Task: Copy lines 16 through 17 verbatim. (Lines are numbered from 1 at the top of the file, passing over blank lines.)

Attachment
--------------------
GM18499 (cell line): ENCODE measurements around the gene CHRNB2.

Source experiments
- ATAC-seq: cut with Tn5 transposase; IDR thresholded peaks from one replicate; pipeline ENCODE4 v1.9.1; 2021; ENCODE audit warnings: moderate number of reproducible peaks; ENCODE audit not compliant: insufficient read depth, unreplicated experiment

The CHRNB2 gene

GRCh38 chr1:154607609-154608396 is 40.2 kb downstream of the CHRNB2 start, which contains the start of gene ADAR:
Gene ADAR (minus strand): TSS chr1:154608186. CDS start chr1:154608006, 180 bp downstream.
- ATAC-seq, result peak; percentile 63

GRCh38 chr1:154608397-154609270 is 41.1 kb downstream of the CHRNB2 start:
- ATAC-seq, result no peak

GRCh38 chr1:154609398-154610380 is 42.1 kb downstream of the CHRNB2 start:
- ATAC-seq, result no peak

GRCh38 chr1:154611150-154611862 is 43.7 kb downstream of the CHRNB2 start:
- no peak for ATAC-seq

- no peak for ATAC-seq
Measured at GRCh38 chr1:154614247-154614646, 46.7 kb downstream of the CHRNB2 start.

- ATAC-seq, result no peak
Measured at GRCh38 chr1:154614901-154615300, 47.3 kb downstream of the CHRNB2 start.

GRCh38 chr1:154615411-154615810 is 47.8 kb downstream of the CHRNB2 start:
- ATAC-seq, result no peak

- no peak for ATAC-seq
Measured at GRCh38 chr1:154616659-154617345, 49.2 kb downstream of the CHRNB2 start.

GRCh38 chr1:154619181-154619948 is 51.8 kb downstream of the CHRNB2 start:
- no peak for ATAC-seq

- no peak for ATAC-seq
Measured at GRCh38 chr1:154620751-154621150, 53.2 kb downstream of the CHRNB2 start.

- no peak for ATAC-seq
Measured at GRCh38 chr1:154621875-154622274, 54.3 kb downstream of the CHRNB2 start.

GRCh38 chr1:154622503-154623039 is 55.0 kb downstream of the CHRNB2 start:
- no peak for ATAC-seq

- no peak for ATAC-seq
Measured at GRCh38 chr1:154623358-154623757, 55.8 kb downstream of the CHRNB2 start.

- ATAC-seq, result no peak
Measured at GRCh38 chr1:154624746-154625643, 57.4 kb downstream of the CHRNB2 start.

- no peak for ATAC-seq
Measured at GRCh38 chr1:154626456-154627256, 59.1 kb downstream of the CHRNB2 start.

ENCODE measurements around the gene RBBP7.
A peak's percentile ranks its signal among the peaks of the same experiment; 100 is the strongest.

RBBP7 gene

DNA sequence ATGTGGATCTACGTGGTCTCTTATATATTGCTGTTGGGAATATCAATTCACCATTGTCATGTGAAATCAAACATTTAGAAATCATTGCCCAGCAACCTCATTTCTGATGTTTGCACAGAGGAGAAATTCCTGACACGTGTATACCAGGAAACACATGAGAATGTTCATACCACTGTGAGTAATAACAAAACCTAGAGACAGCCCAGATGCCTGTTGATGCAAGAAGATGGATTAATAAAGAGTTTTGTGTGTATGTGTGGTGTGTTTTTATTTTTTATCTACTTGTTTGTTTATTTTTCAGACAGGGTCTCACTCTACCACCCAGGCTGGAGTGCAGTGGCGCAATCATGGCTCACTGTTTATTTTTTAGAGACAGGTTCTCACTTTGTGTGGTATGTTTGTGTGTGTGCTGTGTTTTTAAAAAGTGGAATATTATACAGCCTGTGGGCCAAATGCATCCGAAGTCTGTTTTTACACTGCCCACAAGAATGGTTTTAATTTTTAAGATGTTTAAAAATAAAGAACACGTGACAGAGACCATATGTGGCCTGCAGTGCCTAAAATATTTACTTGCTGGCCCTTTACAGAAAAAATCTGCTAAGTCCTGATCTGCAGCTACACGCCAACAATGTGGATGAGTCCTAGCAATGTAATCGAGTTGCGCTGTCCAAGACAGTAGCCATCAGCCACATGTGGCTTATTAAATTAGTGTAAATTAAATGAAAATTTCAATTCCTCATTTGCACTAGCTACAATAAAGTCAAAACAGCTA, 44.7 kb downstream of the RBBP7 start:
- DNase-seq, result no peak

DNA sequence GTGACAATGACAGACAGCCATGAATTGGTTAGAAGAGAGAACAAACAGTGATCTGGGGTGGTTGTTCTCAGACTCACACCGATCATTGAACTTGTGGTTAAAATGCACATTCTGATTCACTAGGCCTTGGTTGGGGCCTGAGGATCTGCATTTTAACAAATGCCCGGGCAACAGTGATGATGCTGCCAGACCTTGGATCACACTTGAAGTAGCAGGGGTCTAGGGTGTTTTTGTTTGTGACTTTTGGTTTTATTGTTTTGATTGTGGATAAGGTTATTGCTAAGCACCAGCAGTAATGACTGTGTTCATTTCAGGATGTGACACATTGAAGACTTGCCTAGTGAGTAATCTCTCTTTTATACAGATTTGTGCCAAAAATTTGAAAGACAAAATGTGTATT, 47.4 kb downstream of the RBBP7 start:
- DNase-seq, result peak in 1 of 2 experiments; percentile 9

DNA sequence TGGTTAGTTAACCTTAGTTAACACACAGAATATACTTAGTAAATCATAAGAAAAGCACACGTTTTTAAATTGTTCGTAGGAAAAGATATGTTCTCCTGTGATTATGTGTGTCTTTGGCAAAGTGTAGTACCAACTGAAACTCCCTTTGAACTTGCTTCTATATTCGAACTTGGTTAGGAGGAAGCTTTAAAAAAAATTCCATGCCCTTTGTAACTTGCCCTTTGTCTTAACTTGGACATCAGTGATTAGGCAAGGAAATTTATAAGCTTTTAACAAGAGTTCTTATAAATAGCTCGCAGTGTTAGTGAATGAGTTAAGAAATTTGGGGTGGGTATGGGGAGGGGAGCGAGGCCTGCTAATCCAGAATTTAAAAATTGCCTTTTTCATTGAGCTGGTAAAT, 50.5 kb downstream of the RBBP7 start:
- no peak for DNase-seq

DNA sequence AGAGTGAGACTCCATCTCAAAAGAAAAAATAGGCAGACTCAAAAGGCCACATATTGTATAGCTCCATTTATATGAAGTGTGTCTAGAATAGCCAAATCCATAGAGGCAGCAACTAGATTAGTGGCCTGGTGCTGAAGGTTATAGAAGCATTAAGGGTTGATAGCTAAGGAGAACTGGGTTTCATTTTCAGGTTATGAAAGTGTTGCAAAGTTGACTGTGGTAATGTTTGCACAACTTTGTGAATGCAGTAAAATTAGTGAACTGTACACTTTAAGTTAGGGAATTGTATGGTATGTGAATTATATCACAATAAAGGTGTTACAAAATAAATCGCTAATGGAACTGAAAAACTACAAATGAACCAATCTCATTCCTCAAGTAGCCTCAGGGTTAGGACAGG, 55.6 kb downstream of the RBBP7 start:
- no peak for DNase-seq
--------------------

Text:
- ATAC-seq, result no peak
Measured at GRCh38 chr1:154614901-154615300, 47.3 kb downstream of the CHRNB2 start.